Rumaysa – A Fairy Tale

When reading Rumaysa it is difficult to believe that it is a debut title by Radiya Hafiza, particularly when you consider that three much loved, and well known, fairy tales are woven together within this one book, and done so in a way that ensures a familiarity to the characters and settings throughout the book whether the reader is familiar with them or not, whilst giving them much needed diversity in both character and content.

As readers follow the adventures of Rumaysa, Cinderayla, and Sleeping Sara, they are treated to stunning illustrations by illustrators Rhaida El Touny and Areeba Siddique, who bring the characters to life on the page with such incredible authenticity and detail, and ensure that this brand new fairytale comes to life in their imaginations too. What I love about this version of the stories I, like countless others, am familiar with from early childhood is that the characters names and appearances have been adapted, as have locations, and these changes in the three heroines offer representation, within what will doubtless be a popular choice from bookshelves, to children that are still disproportionately represented, especially in fairy tales that have been written in stone, and shared down the generations.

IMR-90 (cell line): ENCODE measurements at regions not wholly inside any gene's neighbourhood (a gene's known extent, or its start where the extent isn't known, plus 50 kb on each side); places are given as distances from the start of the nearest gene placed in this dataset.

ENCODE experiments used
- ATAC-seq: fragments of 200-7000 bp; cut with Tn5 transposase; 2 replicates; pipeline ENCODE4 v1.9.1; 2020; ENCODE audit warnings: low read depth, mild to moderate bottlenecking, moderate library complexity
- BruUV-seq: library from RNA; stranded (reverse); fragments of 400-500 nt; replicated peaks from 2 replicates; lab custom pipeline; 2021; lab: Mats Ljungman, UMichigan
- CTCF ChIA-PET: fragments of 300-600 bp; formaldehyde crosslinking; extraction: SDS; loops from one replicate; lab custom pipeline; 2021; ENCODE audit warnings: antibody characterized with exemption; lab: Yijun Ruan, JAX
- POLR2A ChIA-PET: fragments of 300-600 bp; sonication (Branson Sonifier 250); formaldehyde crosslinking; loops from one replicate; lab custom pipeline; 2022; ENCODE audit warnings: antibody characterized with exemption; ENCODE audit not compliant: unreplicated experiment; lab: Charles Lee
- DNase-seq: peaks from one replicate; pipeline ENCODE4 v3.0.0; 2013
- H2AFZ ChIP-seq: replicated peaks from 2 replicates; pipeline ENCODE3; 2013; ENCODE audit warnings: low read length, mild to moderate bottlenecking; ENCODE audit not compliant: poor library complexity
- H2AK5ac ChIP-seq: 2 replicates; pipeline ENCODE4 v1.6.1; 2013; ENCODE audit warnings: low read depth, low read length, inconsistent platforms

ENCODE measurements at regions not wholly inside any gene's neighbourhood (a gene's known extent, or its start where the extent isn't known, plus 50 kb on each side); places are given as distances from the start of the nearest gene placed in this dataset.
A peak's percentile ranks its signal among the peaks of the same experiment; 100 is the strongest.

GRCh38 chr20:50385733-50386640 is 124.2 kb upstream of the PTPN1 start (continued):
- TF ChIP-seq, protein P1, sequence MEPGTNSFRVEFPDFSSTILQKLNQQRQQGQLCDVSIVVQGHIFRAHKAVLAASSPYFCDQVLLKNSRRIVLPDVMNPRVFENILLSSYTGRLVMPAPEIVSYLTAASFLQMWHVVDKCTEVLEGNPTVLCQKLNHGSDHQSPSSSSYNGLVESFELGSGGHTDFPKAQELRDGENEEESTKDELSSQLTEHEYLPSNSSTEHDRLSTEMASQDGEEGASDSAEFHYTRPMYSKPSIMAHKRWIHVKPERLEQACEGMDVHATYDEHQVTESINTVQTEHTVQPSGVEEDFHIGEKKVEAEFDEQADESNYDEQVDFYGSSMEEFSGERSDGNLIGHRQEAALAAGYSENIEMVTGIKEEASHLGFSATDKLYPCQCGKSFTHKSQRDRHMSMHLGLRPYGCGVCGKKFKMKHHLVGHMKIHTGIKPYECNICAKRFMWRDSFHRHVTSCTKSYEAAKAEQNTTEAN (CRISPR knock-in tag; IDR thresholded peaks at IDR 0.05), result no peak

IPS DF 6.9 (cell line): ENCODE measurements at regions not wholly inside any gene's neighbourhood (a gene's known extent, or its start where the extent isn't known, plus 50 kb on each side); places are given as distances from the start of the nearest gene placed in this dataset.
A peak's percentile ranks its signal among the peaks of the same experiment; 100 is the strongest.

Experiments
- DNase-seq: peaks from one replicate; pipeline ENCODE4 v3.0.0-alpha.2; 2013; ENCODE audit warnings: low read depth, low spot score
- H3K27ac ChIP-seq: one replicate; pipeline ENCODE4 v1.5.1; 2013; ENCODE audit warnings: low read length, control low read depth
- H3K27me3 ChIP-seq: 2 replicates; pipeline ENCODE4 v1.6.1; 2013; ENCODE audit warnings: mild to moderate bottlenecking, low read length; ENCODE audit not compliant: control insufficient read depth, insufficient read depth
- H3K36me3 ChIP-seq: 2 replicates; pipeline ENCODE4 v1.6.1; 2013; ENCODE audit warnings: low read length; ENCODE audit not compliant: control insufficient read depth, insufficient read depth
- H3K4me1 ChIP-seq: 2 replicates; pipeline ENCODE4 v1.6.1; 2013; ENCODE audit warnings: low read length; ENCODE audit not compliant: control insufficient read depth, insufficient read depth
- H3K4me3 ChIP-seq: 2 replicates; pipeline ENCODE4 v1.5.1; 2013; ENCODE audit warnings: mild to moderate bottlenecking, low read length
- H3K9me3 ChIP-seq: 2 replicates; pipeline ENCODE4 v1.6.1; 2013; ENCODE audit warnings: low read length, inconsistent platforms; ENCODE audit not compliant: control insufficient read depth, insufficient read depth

Just look at the stunning cover design, and consider how Rumaysa is depicted compared to stereotypical representations of Rapunzel.

In addition to the invaluable representation being offered within this book, I also love that the heroines within this adaptation are not waiting around in the hope that some ‘noble steed’ will come and rescue you, and instead use their own intelligence, self worth, and bravery to better the situation they find themselves in when we are first acquainted with them. I really hope that there are more of these fairy tales to come, particularly as they offer young females a non gender stereotyped interpretation of these popular stories to love, enjoy, and become inspired by.

Take Rumaysa, the lead female we meet first within this fairy tale, and who entwines all three characters stories together, yes is locked away in a tower, but this young lady manages her own escape! Cinderayla decides her own fate after getting to go to the ball, dressed stunningly, and meeting a prince, and Sleeping Sara certainly doesn’t need to be kissed by her very own knight in shining armour in order to wake up and have her very own future.

It is an utterly brilliant debut, and of course it features an equally brave young lad, equipped with his very own magic flying carpet, making this the perfect storybook for girls and boys to enjoy, and offers book groups and classes the perfect content to compare with the traditional fairy tale counterparts, and consequently countless opportunities for debate as a consequence – something parents and children can also do at home. I really hope that Radiya continues to write more of this themed content going forward, as I know how invaluable the children that feel represented by those characters that feature within this book alongside the brilliant story plot awaiting readers would be equally excited as myself, just like those children looking for a magical adventure to enjoy.

Rumaysa is published by Macmillan, is Waterstone’s Children’s Book of the Month for April 2021, and available to purchase from all good booksellers.

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